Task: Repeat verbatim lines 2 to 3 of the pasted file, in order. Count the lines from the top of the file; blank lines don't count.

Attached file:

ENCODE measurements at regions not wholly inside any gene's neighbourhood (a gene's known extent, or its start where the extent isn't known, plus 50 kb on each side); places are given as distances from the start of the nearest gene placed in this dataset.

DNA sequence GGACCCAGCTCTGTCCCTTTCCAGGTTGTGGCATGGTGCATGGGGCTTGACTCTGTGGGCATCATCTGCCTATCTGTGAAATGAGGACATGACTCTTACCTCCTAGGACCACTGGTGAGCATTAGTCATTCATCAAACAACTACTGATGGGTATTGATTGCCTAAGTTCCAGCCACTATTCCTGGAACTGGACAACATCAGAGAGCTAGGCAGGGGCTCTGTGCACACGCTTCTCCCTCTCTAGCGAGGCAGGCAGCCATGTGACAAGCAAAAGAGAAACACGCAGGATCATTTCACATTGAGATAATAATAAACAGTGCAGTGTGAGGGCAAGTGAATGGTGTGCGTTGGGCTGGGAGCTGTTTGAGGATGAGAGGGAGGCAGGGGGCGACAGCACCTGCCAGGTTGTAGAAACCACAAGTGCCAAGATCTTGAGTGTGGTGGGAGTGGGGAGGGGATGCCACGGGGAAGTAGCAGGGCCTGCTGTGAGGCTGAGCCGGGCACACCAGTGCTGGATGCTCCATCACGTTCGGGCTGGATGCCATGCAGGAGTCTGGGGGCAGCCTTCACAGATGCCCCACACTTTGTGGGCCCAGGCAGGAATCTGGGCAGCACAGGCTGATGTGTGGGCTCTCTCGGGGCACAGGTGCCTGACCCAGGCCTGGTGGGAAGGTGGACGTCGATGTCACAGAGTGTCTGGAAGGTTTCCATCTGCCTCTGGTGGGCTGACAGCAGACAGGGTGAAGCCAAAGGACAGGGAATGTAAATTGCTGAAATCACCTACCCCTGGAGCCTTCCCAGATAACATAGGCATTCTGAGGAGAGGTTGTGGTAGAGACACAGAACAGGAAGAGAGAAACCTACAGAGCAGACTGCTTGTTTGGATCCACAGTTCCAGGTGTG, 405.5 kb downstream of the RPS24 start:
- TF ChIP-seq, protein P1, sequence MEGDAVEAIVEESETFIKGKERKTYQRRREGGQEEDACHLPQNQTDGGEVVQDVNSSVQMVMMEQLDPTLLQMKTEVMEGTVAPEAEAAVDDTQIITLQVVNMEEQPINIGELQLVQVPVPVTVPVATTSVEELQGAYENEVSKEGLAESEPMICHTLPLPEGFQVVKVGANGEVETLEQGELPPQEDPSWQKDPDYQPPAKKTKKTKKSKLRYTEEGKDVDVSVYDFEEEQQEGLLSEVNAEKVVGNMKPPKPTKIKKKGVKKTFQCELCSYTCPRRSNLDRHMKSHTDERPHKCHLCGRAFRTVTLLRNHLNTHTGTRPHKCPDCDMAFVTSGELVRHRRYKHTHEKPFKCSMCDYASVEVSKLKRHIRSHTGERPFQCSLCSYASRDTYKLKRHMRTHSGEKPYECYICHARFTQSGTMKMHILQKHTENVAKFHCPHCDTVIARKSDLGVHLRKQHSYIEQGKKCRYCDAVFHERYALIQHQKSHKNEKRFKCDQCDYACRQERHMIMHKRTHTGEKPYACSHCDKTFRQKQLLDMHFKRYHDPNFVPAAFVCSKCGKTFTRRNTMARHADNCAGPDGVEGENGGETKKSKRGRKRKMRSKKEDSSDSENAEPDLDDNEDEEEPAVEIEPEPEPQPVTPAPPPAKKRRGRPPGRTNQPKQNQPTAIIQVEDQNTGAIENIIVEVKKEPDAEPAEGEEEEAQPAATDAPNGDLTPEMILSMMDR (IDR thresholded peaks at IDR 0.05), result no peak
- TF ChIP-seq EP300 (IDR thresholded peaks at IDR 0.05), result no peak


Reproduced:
DNA sequence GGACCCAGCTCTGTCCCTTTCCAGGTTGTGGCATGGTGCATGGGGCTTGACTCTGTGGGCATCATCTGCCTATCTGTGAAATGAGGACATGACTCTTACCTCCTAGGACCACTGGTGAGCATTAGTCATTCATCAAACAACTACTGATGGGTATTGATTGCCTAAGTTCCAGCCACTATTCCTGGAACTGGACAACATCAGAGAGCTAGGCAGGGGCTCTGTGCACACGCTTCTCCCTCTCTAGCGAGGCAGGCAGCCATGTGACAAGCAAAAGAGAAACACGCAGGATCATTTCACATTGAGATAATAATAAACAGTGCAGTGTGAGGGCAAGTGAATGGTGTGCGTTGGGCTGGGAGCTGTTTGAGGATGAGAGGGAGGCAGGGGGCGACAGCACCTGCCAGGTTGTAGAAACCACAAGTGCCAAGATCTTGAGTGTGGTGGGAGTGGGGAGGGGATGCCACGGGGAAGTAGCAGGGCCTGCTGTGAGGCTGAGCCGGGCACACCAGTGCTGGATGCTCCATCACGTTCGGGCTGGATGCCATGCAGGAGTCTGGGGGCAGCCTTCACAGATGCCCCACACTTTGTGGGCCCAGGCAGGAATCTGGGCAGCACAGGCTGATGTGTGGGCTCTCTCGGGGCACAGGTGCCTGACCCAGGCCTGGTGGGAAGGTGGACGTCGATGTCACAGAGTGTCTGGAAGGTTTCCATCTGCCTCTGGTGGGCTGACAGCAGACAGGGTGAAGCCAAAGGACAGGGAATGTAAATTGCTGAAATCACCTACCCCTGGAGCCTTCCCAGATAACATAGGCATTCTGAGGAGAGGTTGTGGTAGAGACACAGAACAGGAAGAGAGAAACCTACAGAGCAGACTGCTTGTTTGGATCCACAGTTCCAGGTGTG, 405.5 kb downstream of the RPS24 start:
- TF ChIP-seq, protein P1, sequence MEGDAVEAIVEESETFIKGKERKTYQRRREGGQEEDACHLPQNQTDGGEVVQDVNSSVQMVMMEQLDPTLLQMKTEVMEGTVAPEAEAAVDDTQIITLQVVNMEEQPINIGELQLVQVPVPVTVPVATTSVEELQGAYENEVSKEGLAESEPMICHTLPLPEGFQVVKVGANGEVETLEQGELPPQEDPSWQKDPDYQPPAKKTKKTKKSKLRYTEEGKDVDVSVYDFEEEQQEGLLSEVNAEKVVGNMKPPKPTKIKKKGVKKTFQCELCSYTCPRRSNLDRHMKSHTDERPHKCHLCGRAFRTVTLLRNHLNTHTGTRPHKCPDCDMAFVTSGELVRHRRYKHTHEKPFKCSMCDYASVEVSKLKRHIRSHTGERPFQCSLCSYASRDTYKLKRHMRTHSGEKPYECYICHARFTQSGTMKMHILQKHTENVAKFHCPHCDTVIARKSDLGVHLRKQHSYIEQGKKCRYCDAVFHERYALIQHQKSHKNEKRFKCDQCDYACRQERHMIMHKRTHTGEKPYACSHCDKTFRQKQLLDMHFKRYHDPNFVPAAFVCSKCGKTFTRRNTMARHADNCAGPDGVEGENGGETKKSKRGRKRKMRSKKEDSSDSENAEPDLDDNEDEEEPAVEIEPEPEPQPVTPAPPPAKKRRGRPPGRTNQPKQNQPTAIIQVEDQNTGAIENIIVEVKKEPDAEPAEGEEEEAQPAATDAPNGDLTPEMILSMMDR (IDR thresholded peaks at IDR 0.05), result no peak